Home Latin America 2006 The future of wireless connections

The future of wireless connections

by david.nunes
Juan ChicoIssue:Latin America 2006
Article no.:12
Topic:The future of wireless connections
Author:Juan Chico
Organisation:Nortel Brazil
PDF size:196KB

About author

Juan Chico is the President of Nortel Brazil. Prior to assuming this position, he led Nortel’s enterprise business in the Caribbean and Latin America region. Previously, he served as the Director of the Partnership & Enterprise Group for Microsoft Corporation in the Caribbean. Before Microsoft, Juan Chico was Regional Sales Director for Nortel in the Caribbean, a position that he held for seven years, and worked for Abbott Labs administering the company’s data, voice and video networks. Juan Chico holds a Bachelor’s Degree in Computer Engineering from the University of Puerto Rico, Mayaguez Campus, and has more than 15 years’ experience in network computing environments.

Article abstract

WiMesh and WiMax are the next generation of wireless high-speed communications. WiMAX provides long-range (up to 50km) wireless broadband with velocities far superior to those of traditional wireless technologies. WiMesh inexpensively links together a great many WiFi hotspots into a single ‘hot zone’. The traffic hops from one WiFi node to another until it reaches its destination. Wireless mesh networks can be built from off-the-shelf hardware and, since they automatically route traffic around busy or faulty nodes, they are self-repairing.

Full Article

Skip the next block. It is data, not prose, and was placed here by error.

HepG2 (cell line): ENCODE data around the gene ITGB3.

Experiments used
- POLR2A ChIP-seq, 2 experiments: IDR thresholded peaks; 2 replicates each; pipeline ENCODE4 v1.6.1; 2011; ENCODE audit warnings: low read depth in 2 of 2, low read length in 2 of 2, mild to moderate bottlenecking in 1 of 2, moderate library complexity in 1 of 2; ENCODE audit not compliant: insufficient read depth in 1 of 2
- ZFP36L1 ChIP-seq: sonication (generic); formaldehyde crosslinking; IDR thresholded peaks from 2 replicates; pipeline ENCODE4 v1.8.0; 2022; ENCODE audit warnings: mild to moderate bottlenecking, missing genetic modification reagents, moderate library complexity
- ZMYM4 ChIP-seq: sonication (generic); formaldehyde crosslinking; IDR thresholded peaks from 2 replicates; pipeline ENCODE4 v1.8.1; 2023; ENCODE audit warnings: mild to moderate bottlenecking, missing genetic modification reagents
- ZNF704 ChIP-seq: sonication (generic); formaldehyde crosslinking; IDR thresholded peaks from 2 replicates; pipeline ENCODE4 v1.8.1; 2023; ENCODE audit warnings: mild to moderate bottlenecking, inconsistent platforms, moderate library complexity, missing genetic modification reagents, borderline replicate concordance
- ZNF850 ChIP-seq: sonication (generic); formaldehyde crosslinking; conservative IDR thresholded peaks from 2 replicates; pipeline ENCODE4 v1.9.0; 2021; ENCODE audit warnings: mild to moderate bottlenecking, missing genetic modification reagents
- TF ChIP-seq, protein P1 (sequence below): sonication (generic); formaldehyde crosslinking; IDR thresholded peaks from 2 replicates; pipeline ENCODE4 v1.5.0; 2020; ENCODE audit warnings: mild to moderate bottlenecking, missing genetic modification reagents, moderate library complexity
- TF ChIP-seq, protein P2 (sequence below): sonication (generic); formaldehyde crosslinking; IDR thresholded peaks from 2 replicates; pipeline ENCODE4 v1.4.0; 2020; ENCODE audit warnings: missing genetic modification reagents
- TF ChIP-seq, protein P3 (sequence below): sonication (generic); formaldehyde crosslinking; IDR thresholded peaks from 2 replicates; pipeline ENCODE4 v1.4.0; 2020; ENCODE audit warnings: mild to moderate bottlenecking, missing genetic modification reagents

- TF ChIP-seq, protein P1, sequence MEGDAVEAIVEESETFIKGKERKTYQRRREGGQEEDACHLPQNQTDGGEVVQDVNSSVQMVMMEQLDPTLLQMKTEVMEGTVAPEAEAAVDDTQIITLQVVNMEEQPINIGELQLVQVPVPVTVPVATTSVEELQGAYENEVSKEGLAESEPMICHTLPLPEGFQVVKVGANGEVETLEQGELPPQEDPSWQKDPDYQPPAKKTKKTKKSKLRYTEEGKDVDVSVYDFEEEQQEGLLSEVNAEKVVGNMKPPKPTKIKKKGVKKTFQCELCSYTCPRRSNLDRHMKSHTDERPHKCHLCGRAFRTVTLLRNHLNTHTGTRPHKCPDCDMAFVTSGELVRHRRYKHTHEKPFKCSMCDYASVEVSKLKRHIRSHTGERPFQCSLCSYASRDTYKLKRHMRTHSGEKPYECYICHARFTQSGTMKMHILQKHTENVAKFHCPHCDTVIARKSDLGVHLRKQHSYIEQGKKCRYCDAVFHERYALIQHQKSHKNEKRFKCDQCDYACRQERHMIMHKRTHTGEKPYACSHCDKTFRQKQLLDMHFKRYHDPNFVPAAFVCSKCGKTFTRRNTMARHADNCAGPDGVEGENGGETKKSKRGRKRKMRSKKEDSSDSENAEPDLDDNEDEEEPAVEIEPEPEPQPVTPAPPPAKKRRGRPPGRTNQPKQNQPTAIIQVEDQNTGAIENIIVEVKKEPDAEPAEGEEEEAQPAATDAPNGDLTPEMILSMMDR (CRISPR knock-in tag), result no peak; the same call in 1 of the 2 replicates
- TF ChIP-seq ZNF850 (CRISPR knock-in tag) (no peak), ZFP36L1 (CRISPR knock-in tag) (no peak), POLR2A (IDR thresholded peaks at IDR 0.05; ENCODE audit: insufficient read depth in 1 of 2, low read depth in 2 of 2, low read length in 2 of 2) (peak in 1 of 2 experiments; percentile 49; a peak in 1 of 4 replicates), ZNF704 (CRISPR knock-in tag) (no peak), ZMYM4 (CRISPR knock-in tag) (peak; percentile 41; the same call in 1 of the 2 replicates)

When we begin to consider the ways to apply WiMAX and WiMesh solutions, there are so many possibilities that we probably cannot even begin to imagine the endless ways of using them. Overall, even though we have already come a long way, we know that this evolution will not stop anytime soon. Today, these two technologies are taken to be the next mobile generation of high-speed communications. WiMAX, according to market analysts, is becoming an investment priority for large companies and WiMesh has helped extend public wireless Internet access to ‘hot zones’, with coverage way beyond WiFi’s popular hot spots. WiMAX technology was developed to provide wireless broadband with velocities far superior to those of traditional wireless technologies, and with much greater coverage than that offered by current WLAN, wireless local area network, solutions such as WiFi (802.11). WiMAX, however, was developed to give the same type of access as WiFi at much more accessible prices, but with coverage of much larger areas and a reach of dozens of kilometers. Simply put, WiFi has high bandwidth but only short distance coverage, and current cellular systems offer distance but not high bandwidth. WiMAX offers both long distance coverage and high bandwidth, providing its users with uninterrupted mobile access to a wide variety of high bandwidth services, while they move between their offices, homes, stores, airports and hotels. WiMAX is a high-speed technology that offers a viable, cost-effective solution in areas where there is no cable or DSL connectivity. According to market analysts, WiMAX is one of the ten principal technologies that will change the way we live. This technology will give broadband wireless access a quality comparable to DSL, and provide mobility for applications that are large bandwidth users, such as digital music streaming and video surveillance. These technological resources are starting to become available through service providers all over the world, and their use will be broadly distributed within a period of three to five years as new laptops and other devices incorporating the two technologies, WiFi and WiMAX, reach the market. WiMesh already has the capacity to offer secure wireless coverage, inside as well as outside of buildings, throughout an entire urban area or across extensive campus areas. It can also be set up quickly enough to provide an important wireless service backup during urban emergency situations. Although WiMesh supports high-speed communications, its objective is not to be a substitute for services provided by cellular telephones, which give national coverage and even roaming around the world. Wireless Mesh is a local network, and although it can offer coverage to a large urban area with a good cost-benefit relationship, it is not practical for transmitting services beyond a given local region. Comparing WiMesh to WiFi, one finds the two technologies are very similar, but WiMesh extends the capacity of WiFi, which is generally limited to small – about 100 feet – internal areas, and provides wireless access throughout large internal or external areas. The WiFi hot-spot of the sort one readily finds at many coffee houses, for example, transmits through an access point generally installed in the ceiling, with an approximate reach of 500 feet (170 metres). When you leave the café, the connection from this access point is lost. Wireless Mesh connects multiple access points, distributed without cables in a wireless network or hot zone, providing quite broad coverage in closed environments as well as open areas. Its access points can be placed on lampposts, the side walls of a building or in any place where there is a connection to an electrical power source to support the node. Since this network uses the same communications standard as WiFi – the 802.11b standard – standard laptops, or handhelds configured for WiFi, need no other software or hardware to access any mesh network. Because of the reliable and secure coverage it gives within a local area, mesh technology appears to be an excellent alternative for high-speed mobile communications in emergency situations. The grid is self repairing; it restores itself, which means it is automatically reconfigured in case some access point is deactivated. In this way, the network continues to function even if some parts of it are destroyed or inactivated. This sort of network is also known as an ‘ad hoc’ network because it allows the inclusion of new access points with little or no manual intervention, allowing their rapid repair or broadening of coverage in a disaster or emergency situation. If there is no wireless mesh network in the area, it is possible to install one in a few hours after an event such as a hurricane, a tornado, or other major emergency. One of the features that sets WiMesh apart is the intelligence incorporated in the network, this offers a very high degree of reliability, which is essential in emergencies. As soon as an access point is installed and turned on, it ‘discovers’ other WiFi points and automatically configures itself to assume the role it plays in the network. In this way, it is not necessary for a person to re-programme the network – a fundamental feature if it is to begin to operate quickly. After the network is already functioning, it manages itself through its ‘self-restoring’ functions and ‘self-adaptation.’ If an access point is deactivated or a part of the network becomes overloaded, the network instantaneously redirects the traffic to other points, avoiding a break in communications. Another very important feature of the wireless mesh network is its potential quickly to spread and cover broader areas and its ability to provide quickly and inexpensively broadband access for mobile users. Installation of a mesh network can cost up to 75 per cent less than a cable network, because it does not require a lot of wiring or infrastructure. WiMesh provides an extremely versatile solution that fills a special, quite important niche and meets a growing demand for wireless broadband access anywhere, at any time.